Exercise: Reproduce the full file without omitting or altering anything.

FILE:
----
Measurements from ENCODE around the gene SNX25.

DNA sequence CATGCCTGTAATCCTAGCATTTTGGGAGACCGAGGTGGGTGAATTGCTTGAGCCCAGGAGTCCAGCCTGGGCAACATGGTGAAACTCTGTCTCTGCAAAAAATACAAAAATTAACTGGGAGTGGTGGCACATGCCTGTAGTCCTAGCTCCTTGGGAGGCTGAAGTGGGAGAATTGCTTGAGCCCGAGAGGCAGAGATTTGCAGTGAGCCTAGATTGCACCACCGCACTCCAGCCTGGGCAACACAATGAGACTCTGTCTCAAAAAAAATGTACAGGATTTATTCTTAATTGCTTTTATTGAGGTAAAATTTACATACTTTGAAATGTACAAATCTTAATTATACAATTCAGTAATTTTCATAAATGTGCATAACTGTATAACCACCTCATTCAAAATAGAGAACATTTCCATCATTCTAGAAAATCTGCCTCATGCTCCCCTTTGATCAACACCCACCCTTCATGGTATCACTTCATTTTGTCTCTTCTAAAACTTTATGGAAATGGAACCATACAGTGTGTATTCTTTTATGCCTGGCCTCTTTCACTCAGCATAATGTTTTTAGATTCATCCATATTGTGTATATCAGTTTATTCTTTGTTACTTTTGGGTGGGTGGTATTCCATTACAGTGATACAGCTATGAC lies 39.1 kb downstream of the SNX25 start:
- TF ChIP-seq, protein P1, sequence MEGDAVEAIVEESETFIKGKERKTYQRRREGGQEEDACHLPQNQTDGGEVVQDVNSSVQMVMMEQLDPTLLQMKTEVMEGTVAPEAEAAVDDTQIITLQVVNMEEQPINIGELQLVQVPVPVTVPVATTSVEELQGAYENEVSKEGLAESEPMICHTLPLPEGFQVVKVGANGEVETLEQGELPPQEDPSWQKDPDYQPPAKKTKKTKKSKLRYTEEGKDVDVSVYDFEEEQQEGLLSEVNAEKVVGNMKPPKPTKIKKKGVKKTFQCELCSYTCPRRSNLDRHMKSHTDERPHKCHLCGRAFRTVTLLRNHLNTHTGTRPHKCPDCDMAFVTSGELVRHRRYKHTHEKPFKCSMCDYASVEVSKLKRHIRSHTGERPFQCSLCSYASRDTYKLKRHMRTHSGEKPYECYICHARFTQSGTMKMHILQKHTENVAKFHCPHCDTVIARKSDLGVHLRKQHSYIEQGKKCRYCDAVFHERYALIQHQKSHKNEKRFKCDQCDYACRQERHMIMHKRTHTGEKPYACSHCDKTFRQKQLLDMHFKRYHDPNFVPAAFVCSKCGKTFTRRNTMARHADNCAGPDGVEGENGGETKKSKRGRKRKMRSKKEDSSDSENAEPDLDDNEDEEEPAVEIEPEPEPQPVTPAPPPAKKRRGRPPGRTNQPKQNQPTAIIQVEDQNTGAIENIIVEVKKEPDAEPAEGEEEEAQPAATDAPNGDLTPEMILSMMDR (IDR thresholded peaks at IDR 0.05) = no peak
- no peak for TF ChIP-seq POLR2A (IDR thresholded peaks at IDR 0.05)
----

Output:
Measurements from ENCODE around the gene SNX25.

DNA sequence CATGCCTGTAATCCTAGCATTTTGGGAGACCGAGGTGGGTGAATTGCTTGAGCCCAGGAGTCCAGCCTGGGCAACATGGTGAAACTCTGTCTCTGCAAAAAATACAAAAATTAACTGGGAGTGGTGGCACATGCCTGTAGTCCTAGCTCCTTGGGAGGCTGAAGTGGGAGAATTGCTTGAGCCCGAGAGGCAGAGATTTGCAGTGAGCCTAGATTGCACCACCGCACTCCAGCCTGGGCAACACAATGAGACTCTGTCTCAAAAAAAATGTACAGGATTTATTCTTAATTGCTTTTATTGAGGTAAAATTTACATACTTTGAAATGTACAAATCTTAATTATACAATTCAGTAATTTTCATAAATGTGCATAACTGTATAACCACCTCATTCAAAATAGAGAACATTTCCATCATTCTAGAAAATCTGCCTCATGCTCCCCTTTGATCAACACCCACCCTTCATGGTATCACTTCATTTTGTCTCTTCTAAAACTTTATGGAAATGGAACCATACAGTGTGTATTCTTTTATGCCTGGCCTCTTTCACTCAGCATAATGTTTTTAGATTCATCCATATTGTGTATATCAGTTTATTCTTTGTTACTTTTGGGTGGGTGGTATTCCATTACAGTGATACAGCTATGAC lies 39.1 kb downstream of the SNX25 start:
- TF ChIP-seq, protein P1, sequence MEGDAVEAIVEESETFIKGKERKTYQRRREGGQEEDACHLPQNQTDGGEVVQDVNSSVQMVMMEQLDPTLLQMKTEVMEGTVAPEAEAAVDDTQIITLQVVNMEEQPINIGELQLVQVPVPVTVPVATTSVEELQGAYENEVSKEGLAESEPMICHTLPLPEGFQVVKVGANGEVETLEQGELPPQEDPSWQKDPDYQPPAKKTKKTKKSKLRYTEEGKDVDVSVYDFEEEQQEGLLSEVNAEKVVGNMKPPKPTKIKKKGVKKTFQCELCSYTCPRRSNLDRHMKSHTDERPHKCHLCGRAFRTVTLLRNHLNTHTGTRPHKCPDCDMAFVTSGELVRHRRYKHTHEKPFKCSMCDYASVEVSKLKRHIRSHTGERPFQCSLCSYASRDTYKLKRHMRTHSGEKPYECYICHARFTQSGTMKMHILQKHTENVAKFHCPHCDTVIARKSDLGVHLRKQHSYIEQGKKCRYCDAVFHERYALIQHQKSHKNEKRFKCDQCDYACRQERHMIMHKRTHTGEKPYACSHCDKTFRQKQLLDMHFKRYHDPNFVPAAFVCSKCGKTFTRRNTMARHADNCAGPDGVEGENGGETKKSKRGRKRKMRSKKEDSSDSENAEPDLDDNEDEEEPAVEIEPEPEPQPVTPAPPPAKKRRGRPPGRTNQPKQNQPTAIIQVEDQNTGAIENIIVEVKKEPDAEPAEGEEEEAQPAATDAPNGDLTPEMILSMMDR (IDR thresholded peaks at IDR 0.05) = no peak
- no peak for TF ChIP-seq POLR2A (IDR thresholded peaks at IDR 0.05)